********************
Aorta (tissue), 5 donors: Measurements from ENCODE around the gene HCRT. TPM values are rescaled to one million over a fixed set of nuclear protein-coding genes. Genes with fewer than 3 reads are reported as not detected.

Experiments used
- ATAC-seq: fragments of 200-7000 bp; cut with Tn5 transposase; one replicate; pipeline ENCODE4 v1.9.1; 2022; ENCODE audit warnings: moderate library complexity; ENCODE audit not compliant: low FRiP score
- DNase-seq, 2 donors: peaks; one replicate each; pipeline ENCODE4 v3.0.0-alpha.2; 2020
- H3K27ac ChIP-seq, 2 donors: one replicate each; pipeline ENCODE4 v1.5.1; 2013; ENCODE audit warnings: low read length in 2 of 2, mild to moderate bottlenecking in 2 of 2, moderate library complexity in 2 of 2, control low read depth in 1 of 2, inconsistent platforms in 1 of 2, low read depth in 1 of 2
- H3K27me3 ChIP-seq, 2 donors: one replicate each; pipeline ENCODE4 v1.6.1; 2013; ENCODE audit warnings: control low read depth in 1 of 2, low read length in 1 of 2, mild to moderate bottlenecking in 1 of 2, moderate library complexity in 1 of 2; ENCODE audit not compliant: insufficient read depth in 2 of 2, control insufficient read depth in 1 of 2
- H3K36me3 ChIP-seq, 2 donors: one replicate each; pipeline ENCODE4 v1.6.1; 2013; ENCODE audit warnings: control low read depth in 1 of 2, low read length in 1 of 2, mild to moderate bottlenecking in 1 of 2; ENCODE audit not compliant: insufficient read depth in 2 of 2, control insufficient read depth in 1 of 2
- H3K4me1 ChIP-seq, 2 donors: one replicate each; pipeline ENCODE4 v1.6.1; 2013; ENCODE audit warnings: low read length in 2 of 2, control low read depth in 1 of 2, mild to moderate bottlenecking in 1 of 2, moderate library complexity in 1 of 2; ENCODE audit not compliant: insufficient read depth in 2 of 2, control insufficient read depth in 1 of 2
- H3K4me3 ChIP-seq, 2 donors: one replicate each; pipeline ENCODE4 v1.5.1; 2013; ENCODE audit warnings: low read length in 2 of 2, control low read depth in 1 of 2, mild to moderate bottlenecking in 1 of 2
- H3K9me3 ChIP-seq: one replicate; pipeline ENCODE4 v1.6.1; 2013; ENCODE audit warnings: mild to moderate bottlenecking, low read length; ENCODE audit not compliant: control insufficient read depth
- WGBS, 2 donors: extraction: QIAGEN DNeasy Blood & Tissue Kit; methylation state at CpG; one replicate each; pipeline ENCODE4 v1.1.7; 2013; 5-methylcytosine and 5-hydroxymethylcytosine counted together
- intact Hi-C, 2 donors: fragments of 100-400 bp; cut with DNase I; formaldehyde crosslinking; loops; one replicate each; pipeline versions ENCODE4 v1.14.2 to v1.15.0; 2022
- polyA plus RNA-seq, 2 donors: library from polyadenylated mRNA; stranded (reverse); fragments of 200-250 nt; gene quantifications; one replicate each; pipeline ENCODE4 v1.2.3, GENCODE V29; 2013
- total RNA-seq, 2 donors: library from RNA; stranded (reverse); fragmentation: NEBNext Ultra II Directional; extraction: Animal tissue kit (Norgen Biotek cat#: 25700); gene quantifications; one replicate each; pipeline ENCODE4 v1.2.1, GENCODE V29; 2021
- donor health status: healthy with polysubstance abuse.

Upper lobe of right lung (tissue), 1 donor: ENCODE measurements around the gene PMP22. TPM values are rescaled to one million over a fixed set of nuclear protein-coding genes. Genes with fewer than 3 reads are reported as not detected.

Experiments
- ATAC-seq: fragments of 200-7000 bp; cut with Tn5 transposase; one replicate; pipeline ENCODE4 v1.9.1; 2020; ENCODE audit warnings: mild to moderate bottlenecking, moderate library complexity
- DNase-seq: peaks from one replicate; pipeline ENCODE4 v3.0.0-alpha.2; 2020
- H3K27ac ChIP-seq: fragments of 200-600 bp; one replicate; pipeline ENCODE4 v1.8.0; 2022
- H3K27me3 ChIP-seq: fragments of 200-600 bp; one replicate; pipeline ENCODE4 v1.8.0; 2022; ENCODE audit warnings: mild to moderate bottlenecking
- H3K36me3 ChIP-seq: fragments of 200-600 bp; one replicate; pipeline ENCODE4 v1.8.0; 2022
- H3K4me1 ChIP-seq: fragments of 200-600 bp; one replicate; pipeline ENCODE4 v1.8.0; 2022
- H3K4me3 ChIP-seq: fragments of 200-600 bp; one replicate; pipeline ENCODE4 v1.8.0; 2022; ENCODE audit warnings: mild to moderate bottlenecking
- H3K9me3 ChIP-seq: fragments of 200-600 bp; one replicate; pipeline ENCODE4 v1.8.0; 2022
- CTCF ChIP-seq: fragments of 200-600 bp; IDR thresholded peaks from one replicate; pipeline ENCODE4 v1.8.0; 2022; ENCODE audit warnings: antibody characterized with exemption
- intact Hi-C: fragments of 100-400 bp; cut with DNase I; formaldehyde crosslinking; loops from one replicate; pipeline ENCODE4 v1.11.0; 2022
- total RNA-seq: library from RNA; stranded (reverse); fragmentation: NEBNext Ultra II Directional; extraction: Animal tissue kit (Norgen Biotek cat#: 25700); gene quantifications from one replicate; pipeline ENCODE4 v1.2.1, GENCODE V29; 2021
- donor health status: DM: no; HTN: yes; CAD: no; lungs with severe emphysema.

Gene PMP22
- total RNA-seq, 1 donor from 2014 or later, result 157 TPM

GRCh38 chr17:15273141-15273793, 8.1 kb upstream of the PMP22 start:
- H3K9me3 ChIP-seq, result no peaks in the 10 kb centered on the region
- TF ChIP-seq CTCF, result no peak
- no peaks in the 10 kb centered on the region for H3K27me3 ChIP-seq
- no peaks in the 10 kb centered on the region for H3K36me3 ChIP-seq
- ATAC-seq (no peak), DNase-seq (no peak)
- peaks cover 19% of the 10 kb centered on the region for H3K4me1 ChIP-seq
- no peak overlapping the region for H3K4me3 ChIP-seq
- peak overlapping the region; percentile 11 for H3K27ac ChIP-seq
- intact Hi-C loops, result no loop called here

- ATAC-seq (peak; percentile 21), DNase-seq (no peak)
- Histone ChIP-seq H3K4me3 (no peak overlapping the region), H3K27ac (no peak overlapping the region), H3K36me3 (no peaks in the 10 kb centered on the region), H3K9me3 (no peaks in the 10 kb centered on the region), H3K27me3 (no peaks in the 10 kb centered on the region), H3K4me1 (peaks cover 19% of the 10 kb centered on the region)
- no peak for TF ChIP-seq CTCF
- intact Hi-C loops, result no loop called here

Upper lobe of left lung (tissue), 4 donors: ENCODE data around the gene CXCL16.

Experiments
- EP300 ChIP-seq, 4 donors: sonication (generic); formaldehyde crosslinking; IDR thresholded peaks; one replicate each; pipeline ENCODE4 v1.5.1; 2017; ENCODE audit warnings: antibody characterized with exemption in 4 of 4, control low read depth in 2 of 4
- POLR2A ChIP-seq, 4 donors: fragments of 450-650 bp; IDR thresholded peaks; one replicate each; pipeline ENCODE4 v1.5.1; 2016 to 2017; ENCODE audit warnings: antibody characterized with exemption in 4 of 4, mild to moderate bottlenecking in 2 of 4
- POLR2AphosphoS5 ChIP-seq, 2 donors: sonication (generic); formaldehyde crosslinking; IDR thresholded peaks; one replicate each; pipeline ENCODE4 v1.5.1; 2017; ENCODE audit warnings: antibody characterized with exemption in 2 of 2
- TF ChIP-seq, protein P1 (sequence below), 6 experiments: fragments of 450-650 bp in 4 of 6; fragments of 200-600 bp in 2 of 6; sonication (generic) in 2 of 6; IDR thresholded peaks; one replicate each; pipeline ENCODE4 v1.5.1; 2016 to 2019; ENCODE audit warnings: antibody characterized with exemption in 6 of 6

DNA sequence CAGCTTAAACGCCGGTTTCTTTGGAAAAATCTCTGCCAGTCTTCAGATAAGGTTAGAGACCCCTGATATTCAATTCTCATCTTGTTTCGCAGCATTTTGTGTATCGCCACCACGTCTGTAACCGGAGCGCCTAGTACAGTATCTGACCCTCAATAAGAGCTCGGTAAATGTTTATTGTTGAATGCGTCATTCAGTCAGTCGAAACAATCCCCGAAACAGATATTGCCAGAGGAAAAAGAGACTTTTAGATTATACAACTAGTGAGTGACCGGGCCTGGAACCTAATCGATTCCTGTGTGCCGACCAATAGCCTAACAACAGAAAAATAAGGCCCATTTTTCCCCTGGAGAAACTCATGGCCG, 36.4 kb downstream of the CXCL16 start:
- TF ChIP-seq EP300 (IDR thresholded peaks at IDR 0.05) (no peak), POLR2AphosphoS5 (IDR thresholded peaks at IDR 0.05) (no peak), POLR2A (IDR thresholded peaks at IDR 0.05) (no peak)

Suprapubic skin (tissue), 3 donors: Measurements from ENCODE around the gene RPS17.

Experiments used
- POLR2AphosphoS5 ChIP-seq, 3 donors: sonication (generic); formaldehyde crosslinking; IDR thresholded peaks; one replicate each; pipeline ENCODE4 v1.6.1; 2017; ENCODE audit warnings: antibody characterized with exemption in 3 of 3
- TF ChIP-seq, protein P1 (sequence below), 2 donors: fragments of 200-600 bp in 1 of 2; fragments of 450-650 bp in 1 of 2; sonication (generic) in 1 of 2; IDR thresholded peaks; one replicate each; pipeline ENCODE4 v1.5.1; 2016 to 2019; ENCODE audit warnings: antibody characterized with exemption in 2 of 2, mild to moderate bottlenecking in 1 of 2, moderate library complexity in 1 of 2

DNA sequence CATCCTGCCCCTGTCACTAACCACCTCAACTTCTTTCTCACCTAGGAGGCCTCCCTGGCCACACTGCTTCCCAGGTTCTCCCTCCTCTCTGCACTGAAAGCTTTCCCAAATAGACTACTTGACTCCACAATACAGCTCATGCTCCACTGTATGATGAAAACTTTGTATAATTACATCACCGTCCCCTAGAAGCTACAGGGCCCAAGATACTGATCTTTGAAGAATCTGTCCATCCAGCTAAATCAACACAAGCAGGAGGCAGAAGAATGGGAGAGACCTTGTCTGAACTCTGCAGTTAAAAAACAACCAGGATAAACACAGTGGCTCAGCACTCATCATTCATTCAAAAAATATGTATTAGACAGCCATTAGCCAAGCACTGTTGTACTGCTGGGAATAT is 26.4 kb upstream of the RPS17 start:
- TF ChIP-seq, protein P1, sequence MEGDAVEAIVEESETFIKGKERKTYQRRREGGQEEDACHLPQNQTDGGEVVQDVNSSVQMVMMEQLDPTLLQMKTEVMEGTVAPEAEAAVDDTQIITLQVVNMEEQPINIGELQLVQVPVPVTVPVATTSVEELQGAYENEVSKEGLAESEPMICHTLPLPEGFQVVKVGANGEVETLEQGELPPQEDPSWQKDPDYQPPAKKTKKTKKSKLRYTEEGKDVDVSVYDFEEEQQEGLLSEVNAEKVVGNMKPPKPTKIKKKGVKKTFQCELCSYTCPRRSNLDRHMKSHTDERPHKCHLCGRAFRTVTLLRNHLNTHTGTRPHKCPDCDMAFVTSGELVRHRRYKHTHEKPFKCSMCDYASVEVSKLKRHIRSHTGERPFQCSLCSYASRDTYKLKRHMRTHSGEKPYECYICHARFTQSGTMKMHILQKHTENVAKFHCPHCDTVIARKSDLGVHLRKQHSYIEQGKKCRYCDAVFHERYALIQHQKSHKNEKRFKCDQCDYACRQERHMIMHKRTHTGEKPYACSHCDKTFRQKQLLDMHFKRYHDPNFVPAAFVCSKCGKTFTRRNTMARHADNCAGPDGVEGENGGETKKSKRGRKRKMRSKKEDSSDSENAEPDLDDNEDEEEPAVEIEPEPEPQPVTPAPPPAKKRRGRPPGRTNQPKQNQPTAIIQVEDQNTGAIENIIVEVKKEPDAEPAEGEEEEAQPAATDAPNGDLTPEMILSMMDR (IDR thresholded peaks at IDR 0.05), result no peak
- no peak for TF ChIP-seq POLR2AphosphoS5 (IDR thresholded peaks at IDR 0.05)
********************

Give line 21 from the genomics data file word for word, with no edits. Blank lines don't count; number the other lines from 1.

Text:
- H3K27me3 ChIP-seq: fragments of 200-600 bp; one replicate; pipeline ENCODE4 v1.8.0; 2022; ENCODE audit warnings: mild to moderate bottlenecking